Boston’s Yoga For People Of Color Raises Questions About Inclusiveness

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Twenty-four-year-old Chanelle John, center, last spring founded what she says is Boston's first yoga class for people of color. Here, she leads exercises in the South End. (Jesse Costa/WBUR)
Twenty-four-year-old Chanelle John, center, last spring founded what she says is Boston's first yoga class for people of color. Here, she leads exercises in the South End. (Jesse Costa/WBUR)

 Updated February 15, 2016, 3:12 pm

Tyrome Thomas is male, black and gay — and he says some yoga settings make him acutely aware of all three.

“You walk in as a person of color and everyone will turn and look at you,” Thomas said after a recent night class in Boston’s South End. “I’ve had the experience of like setting up my mat next to young women … and have them move away from me.”

Thomas says this kind of interaction has sometimes led him to set up his mat in the corner. That way he doesn’t have to worry about people “peeking at me through their legs.”

But that’s something he doesn’t haven’t to stress about when he takes a yoga class exclusively for people of color.

Chanelle John, 24, started offering POC Yoga last spring. The sprightly African-American says it’s Boston’s first yoga class for people of color.

In a studio on Columbus Avenue she recently led a class of more than 20. It was a millennial crowd, of differing body sizes and skin tones, and the studio was packed. Take out the Kendrick Lamar and Nicki Minaj playing in the background — and the total absence of Caucasians — and POC Yoga isn’t too different from a mainstream class. But John says her practice is entwined with her commitment to social justice and hip-hop.

“There’s a perception now that, because of the advertising, that yoga is only for lithe, white women — you know, size 2, whatever. And that’s the problem with yoga culture.”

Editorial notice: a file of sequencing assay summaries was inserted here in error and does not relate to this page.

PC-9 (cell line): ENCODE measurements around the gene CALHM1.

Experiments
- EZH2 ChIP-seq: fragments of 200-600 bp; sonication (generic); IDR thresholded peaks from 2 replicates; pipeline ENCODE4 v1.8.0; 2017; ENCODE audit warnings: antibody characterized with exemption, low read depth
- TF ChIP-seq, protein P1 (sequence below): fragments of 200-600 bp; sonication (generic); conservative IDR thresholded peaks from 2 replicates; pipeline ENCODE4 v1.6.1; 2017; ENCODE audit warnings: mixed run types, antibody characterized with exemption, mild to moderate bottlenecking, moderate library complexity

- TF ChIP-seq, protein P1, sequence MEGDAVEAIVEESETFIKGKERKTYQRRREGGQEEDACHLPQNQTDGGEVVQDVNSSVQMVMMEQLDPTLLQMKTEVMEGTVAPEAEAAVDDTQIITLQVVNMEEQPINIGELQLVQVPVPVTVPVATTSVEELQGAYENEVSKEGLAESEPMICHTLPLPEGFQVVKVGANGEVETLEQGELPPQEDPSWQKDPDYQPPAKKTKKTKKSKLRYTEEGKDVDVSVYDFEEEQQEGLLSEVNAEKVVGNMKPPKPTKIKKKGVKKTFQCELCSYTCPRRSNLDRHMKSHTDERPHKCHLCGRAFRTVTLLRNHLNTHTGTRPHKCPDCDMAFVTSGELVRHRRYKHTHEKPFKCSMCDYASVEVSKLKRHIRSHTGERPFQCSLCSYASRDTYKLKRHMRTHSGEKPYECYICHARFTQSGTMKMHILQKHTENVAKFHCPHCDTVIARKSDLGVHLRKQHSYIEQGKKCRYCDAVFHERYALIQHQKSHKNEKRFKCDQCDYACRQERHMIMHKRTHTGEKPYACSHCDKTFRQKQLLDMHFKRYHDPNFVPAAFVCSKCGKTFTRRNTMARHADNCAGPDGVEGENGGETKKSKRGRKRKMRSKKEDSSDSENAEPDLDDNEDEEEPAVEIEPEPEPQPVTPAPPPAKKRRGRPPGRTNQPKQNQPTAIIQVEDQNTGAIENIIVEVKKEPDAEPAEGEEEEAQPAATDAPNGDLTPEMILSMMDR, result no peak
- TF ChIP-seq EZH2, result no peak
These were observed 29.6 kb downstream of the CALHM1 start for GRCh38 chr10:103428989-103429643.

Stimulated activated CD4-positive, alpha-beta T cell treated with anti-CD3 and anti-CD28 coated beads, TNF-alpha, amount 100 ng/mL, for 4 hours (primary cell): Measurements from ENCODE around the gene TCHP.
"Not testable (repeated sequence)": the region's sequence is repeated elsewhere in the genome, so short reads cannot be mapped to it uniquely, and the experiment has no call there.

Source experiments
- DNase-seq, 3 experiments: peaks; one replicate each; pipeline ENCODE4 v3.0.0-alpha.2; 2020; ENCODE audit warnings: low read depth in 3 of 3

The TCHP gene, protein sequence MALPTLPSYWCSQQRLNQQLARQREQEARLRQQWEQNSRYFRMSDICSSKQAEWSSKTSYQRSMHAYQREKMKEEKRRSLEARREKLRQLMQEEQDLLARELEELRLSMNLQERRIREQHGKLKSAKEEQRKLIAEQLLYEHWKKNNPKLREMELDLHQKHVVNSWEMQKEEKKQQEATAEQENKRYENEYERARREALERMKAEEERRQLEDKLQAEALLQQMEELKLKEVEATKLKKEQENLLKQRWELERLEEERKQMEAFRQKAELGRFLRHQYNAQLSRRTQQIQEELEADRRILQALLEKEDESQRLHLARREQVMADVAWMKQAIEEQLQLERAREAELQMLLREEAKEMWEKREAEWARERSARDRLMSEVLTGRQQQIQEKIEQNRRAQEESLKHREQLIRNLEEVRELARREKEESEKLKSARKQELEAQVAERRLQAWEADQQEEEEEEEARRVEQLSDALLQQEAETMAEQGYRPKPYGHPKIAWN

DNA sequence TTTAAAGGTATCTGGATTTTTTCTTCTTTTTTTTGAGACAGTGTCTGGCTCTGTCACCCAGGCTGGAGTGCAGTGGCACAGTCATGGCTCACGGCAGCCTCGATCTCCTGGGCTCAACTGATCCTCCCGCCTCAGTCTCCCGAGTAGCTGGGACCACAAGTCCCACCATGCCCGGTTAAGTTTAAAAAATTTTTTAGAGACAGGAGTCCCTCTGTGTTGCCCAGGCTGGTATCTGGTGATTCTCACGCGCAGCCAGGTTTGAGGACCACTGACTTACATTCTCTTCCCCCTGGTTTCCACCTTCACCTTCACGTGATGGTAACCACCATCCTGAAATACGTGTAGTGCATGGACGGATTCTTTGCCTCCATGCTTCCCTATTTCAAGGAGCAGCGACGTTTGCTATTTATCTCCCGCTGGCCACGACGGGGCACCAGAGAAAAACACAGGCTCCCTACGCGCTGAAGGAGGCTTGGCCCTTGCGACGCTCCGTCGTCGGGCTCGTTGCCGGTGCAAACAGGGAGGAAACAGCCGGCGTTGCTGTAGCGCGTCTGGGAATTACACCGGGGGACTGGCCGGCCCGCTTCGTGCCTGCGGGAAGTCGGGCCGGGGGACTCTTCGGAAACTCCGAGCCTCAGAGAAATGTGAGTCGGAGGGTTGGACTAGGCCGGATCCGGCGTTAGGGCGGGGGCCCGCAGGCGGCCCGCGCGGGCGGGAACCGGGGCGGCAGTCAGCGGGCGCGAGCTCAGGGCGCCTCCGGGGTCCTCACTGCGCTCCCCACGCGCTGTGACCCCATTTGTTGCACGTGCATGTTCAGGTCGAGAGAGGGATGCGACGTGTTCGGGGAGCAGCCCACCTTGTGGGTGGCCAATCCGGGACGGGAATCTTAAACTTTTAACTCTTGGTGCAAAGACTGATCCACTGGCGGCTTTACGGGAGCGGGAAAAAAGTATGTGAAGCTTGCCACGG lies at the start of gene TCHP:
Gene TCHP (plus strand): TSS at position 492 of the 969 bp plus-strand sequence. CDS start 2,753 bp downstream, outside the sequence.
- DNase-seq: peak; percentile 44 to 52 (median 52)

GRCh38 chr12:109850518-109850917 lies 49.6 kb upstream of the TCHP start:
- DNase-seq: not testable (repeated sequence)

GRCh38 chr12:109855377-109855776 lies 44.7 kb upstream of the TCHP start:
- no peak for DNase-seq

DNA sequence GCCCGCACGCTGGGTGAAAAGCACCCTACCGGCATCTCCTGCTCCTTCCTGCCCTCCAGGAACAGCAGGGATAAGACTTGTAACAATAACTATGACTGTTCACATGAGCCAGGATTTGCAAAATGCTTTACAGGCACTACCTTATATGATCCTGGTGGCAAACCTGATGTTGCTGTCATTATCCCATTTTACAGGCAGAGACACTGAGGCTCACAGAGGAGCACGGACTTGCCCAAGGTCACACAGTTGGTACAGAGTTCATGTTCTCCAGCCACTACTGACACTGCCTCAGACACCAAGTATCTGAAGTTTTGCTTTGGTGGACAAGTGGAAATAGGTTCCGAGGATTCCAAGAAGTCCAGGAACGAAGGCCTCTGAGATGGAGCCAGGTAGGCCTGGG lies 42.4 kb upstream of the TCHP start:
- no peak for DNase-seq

– Chanelle John

“Yoga has become really commodified and commercialized,” she said. “And there’s a perception now that, because of the advertising, that yoga is only for lithe, white women — you know, size 2, whatever. And that’s the problem with the yoga culture.”

John also teaches yoga to under-served youth in Dorchester, and gives private classes out of her home. But POC Yoga is her most popular class.

“People aren’t accustomed to feeling welcome in yoga space,” she said. “So for us, for me, what I try to do is create a very non-competitive environment so people know that the space is safe.”

John doesn’t just want to teach to people of color; she wants to help foster more black and brown instructors. Thomas received a scholarship John helped create — Yoga Diversity Initiative — to help with this goal.

Thomas says he will consider offering people of color yoga classes when he’s ready to teach in the spring. But he says it doesn’t solve everything.

“I’m also a gay male, so there’s other things that come up,” he said. “But [at POC Yoga] I’m not worried about bopping a little or giving a little booty shake in a certain asana [pose]. And it is a very affirming space.”

But it isn’t affirming to everyone. POC Yoga isn’t only “suggested” for people of color; white people aren’t allowed to participate. John says she hasn’t had to turn anybody away — to the contrary she’s gotten donations from white supporters — but she will shut people out if it comes to that.